Assuming that the identity of the murderer is certain and that the murder is in the first degree, other factors can be taken into account by the creation of a standard proxy form. Consider the following:
That in the case of child murderers, the parents or guardians would determine the fate of the killer. Should there be disagreement between the parents (or guardians), legal stipulations should be in place so that only one proxy is honored. Possibly, a proxy for execution would automatically void an opposing proxy. In any case, only proxies authorized prior to the crime would be honored. This would remove the ambivalence of emotion from the equation, along with the ugly spectacle of the penalty ritual.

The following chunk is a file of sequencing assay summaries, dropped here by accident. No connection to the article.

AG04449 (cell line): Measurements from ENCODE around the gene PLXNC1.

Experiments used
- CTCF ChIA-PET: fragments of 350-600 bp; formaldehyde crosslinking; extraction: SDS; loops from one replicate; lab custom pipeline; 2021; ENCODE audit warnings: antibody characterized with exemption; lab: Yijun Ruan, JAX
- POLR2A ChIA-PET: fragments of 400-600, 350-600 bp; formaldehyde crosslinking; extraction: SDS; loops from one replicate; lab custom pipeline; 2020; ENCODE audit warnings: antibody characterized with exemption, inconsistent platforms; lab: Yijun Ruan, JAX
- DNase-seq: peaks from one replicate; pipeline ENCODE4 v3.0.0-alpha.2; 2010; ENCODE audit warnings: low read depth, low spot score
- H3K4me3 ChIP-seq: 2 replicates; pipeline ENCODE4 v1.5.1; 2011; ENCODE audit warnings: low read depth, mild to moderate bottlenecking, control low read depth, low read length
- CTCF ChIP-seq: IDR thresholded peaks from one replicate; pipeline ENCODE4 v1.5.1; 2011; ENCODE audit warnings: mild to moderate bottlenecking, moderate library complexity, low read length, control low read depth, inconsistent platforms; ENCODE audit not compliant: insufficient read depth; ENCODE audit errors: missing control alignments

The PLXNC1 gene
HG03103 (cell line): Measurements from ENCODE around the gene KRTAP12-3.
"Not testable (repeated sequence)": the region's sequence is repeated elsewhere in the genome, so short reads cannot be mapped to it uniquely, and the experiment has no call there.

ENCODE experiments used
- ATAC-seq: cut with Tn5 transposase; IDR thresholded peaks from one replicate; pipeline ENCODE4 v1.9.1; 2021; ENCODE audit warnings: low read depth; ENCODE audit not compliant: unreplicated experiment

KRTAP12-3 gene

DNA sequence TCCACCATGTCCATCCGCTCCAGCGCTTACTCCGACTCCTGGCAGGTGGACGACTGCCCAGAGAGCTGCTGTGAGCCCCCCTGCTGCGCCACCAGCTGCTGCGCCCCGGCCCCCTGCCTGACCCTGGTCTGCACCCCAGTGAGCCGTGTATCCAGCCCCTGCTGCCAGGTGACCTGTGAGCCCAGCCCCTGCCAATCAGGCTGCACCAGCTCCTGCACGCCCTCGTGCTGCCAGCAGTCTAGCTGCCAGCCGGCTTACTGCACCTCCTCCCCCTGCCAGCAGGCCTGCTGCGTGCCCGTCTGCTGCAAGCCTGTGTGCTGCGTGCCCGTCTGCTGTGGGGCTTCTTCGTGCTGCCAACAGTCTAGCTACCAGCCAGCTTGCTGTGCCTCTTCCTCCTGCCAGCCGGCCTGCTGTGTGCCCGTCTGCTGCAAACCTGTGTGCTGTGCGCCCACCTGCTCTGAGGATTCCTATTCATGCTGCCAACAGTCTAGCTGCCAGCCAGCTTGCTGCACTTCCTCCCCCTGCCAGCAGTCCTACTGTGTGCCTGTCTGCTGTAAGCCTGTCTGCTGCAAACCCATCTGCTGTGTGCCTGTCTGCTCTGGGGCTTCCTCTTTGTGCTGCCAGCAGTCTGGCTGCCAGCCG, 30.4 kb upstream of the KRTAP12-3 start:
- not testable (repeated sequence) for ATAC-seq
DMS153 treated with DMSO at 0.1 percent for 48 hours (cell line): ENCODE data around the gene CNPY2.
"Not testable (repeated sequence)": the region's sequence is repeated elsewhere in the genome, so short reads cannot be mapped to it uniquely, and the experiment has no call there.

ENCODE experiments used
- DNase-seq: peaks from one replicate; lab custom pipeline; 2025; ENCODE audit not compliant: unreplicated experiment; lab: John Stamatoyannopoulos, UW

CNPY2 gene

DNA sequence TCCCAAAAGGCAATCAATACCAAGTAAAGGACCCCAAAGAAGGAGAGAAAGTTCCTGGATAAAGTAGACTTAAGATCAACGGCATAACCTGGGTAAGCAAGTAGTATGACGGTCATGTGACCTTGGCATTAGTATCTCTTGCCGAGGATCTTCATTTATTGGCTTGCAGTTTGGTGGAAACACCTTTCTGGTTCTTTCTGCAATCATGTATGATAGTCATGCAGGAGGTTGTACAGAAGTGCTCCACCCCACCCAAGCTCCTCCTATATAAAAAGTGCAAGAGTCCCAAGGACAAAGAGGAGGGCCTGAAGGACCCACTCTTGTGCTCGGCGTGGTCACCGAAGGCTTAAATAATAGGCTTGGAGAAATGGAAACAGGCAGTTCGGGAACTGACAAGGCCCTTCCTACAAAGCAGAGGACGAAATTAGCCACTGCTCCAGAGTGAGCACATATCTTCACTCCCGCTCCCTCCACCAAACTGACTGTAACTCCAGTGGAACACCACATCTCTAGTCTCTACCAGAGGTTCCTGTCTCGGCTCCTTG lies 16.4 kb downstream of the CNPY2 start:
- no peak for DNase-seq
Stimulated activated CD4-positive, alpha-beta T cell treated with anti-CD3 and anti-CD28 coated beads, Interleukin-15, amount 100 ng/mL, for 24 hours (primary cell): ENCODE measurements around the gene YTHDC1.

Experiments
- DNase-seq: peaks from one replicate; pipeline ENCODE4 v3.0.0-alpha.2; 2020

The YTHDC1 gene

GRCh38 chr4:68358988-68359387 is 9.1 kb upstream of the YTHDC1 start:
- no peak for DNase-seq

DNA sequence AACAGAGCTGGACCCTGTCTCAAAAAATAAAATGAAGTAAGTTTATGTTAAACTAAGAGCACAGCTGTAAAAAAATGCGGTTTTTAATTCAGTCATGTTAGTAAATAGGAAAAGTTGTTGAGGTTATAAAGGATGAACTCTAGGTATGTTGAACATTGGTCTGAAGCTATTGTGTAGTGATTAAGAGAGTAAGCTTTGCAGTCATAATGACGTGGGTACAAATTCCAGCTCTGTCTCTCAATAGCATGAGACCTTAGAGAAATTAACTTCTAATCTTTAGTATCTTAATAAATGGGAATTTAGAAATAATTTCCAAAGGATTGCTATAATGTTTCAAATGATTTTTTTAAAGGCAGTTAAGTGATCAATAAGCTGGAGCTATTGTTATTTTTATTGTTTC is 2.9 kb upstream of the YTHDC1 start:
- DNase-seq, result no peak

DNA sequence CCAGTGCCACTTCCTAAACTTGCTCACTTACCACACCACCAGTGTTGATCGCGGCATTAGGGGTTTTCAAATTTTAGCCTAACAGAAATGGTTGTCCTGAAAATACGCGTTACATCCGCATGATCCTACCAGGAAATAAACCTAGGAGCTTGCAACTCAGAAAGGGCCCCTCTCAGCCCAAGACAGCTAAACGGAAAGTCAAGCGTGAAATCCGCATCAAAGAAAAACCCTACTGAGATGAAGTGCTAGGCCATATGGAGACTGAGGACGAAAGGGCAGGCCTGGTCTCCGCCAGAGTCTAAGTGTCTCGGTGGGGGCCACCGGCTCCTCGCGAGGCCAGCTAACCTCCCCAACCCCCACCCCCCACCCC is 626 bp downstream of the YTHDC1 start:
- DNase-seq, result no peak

‘Prior’ is the operative word because it cancels the notion of ‘heat of the moment’ decisions. We often hear that we cannot trust our individual judgment about capital punishment when someone we know and love has been murdered; that decisions of this kind should be made in the cool of voting booths, not in the heat of grief; that society is the better judge of the issue, not a person intimately associated with the victim.
Many survivors have a sudden “change of heart” when murder hits home. Their former disdain for vengeance can suddenly turn to a passionate need for revenge. Conversely, there are those who had always favored the death penalty but suddenly find a need to forgive the murderer of a loved one.
But what would the victim want? Her proxy would be the ultimate settlement of the issue. It would remove the collective will from a profoundly private matter, and posthumously place it in the hands of the individual most affected by the murder: the victim.